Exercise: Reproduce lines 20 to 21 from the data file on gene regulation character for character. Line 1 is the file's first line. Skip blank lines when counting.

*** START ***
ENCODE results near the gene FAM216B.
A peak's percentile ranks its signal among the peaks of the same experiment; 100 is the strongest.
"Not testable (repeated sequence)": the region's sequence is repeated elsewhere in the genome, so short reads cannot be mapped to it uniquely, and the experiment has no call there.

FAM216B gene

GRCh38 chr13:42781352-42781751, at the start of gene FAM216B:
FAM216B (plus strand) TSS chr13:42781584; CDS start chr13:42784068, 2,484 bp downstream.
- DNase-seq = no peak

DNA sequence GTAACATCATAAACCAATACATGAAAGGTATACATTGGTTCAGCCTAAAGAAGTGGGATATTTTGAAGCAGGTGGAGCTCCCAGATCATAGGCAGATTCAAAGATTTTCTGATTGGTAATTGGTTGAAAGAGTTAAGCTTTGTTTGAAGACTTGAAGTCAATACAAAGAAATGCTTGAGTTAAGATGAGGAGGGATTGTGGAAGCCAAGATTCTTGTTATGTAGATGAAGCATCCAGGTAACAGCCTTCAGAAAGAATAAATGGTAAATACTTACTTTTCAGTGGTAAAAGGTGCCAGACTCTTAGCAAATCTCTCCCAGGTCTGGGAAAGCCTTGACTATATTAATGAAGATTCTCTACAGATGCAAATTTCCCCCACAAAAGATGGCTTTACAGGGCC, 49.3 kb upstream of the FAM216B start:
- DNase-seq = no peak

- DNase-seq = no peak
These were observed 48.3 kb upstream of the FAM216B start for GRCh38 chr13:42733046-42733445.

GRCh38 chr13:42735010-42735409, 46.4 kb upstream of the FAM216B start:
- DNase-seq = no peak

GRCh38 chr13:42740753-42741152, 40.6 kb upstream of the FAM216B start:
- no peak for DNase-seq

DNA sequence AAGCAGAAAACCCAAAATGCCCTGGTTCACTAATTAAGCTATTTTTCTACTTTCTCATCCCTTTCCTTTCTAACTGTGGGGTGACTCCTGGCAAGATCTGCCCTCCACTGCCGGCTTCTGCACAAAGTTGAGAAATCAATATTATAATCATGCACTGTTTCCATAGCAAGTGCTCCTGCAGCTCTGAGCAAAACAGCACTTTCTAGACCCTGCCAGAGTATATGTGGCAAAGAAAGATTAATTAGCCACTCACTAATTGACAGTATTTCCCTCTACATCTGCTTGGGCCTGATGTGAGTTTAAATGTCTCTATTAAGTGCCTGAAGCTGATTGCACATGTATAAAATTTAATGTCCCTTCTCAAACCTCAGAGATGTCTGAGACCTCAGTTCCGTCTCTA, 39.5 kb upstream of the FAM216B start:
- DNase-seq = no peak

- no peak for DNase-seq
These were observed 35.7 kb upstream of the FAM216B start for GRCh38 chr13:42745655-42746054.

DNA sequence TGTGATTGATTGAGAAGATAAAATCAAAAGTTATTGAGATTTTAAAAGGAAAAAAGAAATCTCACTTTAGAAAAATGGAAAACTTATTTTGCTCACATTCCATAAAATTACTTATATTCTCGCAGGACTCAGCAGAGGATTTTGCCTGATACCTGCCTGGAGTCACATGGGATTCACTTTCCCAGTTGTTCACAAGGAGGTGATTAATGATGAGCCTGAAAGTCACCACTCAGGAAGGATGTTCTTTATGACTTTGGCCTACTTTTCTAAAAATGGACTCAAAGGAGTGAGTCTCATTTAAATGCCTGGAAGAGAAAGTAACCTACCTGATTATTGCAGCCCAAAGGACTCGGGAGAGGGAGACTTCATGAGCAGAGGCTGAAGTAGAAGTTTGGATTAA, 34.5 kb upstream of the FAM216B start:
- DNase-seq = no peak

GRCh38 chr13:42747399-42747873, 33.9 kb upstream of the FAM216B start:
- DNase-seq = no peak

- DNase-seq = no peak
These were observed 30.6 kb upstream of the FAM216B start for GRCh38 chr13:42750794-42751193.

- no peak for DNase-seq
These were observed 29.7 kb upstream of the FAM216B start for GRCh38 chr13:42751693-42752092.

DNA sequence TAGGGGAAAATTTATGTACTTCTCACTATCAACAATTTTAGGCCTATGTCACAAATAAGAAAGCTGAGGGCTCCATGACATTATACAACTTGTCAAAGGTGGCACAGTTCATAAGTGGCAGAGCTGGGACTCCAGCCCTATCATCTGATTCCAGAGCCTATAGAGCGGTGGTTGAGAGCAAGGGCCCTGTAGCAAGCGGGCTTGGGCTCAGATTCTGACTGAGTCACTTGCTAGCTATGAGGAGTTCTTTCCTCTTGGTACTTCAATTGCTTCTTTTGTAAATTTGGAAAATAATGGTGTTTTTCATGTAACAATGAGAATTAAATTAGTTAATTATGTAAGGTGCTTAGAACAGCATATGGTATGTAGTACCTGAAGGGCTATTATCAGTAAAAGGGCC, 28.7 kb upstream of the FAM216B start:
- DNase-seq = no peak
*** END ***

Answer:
DNA sequence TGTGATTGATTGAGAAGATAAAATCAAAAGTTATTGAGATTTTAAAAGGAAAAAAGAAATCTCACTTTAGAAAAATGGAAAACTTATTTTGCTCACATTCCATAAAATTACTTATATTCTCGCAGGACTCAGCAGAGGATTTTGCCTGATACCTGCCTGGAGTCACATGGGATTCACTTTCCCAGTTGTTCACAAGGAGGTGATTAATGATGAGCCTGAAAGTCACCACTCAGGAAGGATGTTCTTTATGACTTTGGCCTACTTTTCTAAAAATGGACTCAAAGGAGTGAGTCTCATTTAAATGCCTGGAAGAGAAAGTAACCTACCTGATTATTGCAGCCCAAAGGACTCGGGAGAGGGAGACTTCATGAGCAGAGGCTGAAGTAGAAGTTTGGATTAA, 34.5 kb upstream of the FAM216B start:
- DNase-seq = no peak